Tuesday, December 11, 2012

Xtracycle shakedown cruise

So, today marked the first test ride of the Xtracycle I've been building for the last couple weeks. The shake down cruise consisted of a jaunt of about 18 miles up to just north of Navy Pier where I turned around and headed back. I hadn't installed leads and sensors for using my bike computer so I had not idea of the speeds I was managing while riding. That didn't really matter though. On a shake down cruise, you mainly want to know if any bolts need tightening, or perhaps an adjustment to the saddle or handlebars, that sort of thing. Getting a better impression of handling and speed will come later. However, my initial impression was that it did feel almost as fast as my regular 700c commuter which is built on a Nashbar touring frame.

The bike feels noticeably different than a road bike, obviously, but it even feels a lot different than a mountain bike on which it is based. Trying to compare a touring bike to a longtail cargo bike is an apples and oranges kinda thing. However, one of the major selling points of the Xtracycle is that you can have a cargo bike that still feels like a bike. It does in fact still feel like a bike, but it also kinda feels like a truck. The more upright riding position and the lengthy wheelbase translate into a much more sluggish feel, particularly in corners. A couple of times I even felt as if the bike was almost understeering similar to how a car feels when cornering and the weight is too heavily balanced over the front tires.

I imagine the sense of understeering probably gets worse the more weight that the bike carries. Still, if the bike is loaded down with dozens of pounds of gear or even a hundred pounds or more, you're not going to be tear-assing around, so understeer is probably not a big issue. No one really talks about racing around on an Xtracycle laden with over 100 pounds of freight. Many other folks who have built Xtracycles have mentioned how nice it is to have a bike that kind of forces them to dial it back and take a more relaxed approach to their riding.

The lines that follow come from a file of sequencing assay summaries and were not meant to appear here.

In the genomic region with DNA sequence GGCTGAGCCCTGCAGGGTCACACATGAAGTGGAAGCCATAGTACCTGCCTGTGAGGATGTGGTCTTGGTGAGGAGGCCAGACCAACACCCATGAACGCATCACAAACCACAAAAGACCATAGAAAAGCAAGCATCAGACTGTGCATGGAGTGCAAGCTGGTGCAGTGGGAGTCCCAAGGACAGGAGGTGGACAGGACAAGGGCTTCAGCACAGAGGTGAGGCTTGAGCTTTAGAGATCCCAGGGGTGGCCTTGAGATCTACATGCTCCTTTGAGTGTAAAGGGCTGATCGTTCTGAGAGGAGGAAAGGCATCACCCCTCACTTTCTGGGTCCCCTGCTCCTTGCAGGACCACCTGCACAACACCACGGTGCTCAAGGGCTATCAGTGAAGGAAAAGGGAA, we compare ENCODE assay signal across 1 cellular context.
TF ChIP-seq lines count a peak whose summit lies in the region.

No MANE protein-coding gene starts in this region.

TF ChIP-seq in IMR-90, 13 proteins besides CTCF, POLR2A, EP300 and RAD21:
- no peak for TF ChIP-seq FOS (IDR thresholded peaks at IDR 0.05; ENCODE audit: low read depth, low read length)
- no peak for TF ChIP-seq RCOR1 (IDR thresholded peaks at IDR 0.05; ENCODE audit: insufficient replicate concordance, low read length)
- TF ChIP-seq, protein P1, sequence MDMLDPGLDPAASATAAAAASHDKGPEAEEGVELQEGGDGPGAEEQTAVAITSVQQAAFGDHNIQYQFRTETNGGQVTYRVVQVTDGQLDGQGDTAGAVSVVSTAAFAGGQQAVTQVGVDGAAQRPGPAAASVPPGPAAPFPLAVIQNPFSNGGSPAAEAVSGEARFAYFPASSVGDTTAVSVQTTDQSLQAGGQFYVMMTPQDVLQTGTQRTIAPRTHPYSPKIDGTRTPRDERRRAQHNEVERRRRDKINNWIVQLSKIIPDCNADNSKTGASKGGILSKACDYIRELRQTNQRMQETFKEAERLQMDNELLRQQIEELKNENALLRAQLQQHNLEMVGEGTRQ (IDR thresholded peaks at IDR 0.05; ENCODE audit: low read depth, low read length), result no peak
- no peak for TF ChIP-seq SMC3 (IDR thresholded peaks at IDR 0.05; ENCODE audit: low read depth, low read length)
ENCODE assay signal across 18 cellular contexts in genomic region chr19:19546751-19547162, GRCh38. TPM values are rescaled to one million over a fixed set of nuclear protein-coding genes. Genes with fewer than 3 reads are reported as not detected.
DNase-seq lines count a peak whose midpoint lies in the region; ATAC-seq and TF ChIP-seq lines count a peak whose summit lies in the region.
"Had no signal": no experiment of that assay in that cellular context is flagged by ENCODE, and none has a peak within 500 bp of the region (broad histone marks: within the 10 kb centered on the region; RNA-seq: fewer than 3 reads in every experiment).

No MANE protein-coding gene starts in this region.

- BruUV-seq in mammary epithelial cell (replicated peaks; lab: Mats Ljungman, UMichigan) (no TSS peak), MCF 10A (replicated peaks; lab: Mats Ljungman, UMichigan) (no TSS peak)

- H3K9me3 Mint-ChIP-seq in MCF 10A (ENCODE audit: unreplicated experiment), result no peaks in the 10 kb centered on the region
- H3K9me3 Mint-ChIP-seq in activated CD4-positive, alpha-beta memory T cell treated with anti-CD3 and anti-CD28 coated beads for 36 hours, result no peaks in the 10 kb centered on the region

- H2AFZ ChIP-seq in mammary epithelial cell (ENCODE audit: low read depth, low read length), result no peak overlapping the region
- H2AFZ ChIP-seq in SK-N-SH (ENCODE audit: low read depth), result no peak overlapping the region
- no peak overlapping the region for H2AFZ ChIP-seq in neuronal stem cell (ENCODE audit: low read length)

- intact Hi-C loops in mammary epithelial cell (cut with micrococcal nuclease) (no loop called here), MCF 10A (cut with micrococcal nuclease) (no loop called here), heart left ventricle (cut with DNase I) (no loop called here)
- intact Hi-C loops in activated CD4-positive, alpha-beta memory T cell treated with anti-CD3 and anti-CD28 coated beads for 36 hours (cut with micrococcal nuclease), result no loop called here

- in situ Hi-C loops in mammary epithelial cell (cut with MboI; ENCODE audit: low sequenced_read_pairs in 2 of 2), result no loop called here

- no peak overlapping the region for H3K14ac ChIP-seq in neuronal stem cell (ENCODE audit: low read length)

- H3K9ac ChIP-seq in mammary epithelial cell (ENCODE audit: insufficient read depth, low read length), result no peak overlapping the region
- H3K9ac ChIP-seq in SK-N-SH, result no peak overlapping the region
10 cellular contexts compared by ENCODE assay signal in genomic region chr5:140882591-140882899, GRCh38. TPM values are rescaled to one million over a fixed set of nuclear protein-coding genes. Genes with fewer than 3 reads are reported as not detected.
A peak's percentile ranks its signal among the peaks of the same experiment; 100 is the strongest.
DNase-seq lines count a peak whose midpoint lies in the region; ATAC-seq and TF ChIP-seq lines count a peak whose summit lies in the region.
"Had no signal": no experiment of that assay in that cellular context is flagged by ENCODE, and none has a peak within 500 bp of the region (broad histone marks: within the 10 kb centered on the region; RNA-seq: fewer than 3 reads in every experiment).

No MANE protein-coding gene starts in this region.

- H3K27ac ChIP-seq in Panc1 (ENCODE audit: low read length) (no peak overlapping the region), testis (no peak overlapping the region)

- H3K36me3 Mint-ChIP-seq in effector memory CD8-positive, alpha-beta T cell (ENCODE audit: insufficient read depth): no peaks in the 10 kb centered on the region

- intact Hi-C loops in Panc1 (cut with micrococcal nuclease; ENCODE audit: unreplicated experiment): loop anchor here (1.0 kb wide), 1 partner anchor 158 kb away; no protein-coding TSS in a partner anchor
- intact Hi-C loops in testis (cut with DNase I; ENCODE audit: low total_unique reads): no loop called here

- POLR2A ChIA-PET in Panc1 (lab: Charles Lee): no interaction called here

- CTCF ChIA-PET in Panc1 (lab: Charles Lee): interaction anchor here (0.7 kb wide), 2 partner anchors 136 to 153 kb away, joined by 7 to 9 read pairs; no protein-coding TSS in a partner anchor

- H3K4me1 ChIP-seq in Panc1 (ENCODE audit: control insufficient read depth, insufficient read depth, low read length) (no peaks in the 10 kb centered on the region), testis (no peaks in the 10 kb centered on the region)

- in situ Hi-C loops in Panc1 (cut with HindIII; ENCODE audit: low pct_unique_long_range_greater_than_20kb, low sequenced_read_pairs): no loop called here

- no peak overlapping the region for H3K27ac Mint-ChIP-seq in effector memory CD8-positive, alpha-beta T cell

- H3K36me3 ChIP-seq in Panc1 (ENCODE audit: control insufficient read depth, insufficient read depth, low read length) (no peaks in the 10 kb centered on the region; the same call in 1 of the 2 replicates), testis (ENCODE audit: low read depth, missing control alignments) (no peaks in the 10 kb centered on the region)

It will take more than a single ride to form some concrete impressions of the bike overall. My initial ride revealed a few areas in need of adjustment and one minor problem. The minor problem consisted of a rear brake cable that wasn't fully tightened leading to a quick trailside adjustment. Luckily I anticipated this sort of thing and had some basic tools along. As far as adjustments, my saddle and handlebar position will probably need to be tweaked. Also, the handlebars I installed were full width which is just way to wide for my tastes. A couple minutes with a tubing cutter will take care of that.

The bike isn't fully completely just yet. The cargo deck is going to get a painted on design and will need to sealed with a durable weatherproof finish such as spar urethane. Also, I plan to install fenders, and rather than having to swap lights back and forth between my bikes I'd like to install a dedicated set of lights as well. I plan to construct some running boards for extra load capacity and I am also making my own panniers using some Swedish military surplus back packs. An upcoming post will show in detail how I built the Xtracycle and how I solved some of the unique challenges involved in building the bike. Stay tuned!

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